Mayo Clinic researchers have identified estradiol as a potential new treatment for a subset of women with triple-negative breast cancer. Their findings were published by Reese et al in the Proceedings of the National Academy of Sciences of the United States of America.
John Hawse, PhD
“Triple-negative breast cancer is a form of breast cancer that lacks expression of estrogen receptor alpha, progesterone receptor, and human epidermal growth factor receptor 2, also known as HER2 … and it exhibits high rates of disease recurrence,” said senior author John Hawse, PhD, a molecular biologist at Mayo Clinic. “So far, there have been few drugs other than chemotherapy that appear to work effectively for the treatment of this disease.”
Estrogen Receptor β
In previous research, Dr. Hawse and his colleagues discovered that a second form of the estrogen receptor, known as estrogen receptor β, is expressed in approximately 25% of triple-negative breast cancer tumors. In this study, Dr. Hawse’s laboratory demonstrated that estradiol, a naturally occurring female hormone, effectively inhibits the growth of triple-negative breast cancer tumors expressing estrogen receptor β.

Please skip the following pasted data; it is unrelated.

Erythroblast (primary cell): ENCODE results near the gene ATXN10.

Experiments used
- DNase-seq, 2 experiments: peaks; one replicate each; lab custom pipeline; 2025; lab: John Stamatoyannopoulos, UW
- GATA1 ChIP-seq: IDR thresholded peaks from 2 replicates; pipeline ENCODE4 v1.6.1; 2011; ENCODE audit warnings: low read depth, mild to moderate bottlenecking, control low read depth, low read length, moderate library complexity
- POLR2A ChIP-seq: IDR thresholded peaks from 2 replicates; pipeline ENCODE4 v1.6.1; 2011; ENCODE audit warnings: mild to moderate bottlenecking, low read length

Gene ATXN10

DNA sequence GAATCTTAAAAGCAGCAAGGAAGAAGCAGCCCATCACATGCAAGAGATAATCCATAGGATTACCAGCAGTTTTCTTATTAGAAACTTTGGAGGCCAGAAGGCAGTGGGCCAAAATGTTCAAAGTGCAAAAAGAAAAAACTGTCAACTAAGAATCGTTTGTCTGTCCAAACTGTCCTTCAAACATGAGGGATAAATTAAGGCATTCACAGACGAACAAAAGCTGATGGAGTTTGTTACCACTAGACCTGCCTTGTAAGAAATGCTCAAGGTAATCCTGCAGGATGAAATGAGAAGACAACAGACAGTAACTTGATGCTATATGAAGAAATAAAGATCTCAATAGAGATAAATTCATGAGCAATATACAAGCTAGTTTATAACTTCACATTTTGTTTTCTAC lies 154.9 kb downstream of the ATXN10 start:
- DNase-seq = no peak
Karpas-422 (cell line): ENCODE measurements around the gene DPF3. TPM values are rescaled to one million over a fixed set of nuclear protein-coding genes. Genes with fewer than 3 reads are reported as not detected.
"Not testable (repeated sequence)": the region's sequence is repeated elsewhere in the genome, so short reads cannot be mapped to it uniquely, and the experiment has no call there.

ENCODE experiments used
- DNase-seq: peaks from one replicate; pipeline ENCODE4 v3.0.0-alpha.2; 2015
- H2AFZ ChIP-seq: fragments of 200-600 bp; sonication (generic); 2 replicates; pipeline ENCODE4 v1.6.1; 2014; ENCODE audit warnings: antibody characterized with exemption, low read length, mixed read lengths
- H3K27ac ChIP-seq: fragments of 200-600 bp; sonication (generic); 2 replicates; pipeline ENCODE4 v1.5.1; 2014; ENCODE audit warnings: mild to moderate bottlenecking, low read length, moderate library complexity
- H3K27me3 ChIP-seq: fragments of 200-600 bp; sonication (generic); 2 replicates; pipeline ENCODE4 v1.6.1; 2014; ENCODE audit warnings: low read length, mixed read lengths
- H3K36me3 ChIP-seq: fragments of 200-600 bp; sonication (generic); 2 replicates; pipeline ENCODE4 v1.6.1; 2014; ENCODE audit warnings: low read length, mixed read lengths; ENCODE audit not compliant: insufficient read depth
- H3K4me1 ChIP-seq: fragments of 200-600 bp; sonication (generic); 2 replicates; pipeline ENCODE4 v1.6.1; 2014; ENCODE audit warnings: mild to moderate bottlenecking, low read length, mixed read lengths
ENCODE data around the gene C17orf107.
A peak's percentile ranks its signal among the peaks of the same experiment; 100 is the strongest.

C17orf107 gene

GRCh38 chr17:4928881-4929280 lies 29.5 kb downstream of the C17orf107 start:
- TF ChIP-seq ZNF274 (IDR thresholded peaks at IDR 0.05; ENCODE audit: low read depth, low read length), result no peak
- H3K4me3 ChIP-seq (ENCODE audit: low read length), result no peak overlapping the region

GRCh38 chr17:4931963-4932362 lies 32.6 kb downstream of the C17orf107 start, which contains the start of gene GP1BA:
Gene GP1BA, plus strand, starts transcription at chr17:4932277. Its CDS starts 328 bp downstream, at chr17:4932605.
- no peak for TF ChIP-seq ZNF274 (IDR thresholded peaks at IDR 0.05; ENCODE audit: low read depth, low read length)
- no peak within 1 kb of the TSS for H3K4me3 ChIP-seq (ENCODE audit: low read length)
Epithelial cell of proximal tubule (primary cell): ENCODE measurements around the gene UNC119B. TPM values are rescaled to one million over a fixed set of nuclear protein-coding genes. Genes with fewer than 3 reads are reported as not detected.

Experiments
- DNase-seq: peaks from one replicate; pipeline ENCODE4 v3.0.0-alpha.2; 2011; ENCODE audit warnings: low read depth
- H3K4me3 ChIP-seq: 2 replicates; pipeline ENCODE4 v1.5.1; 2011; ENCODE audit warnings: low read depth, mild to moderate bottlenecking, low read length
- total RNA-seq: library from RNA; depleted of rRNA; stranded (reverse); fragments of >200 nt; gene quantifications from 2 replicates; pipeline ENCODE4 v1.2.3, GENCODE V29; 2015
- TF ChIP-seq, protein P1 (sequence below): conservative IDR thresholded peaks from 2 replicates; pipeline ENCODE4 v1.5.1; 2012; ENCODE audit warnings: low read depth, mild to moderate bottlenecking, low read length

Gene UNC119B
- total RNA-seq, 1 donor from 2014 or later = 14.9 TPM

“Remarkably, we discovered that estradiol, which normally stimulates growth of cancer cells in tumors that express estrogen receptor α, has the opposite effect in triple--negative breast cancer,” says Dr. Hawse. “However, estradiol was only able to inhibit the growth of triple-negative breast cancer when estrogen receptor β was present.”
Dr. Hawse and his colleagues discovered one potential mechanism of how estradiol exerts its anticancer effects. They determined that when estradiol binds with estrogen receptor β in triple-negative breast cancer, it stimulates the expression of a group of proteins called cystatins, which exhibit tumor-suppressing effects on neighboring and distant cancer cells.
Matthew Goetz, MD
Based on these data, researchers at Mayo Clinic and the Translational Breast Cancer Research Consortium will soon open a phase II clinical trial to test the effectiveness of estradiol as a treatment for women with metastatic triple-negative breast cancer that expresses estrogen receptor β.
“Estradiol is U.S. Food and Drug Administration–approved as a treatment for women with breast cancer; however, its use is typically limited to women with estrogen receptor α–positive breast cancer that has become resistant to standard therapies,” said Matthew Goetz, MD, a medical oncologist and co-investigator with Dr. Hawse. “We are excited to study whether estradiol can be repurposed as a new treatment for triple-negative breast cancer that expresses estrogen receptor β.” ■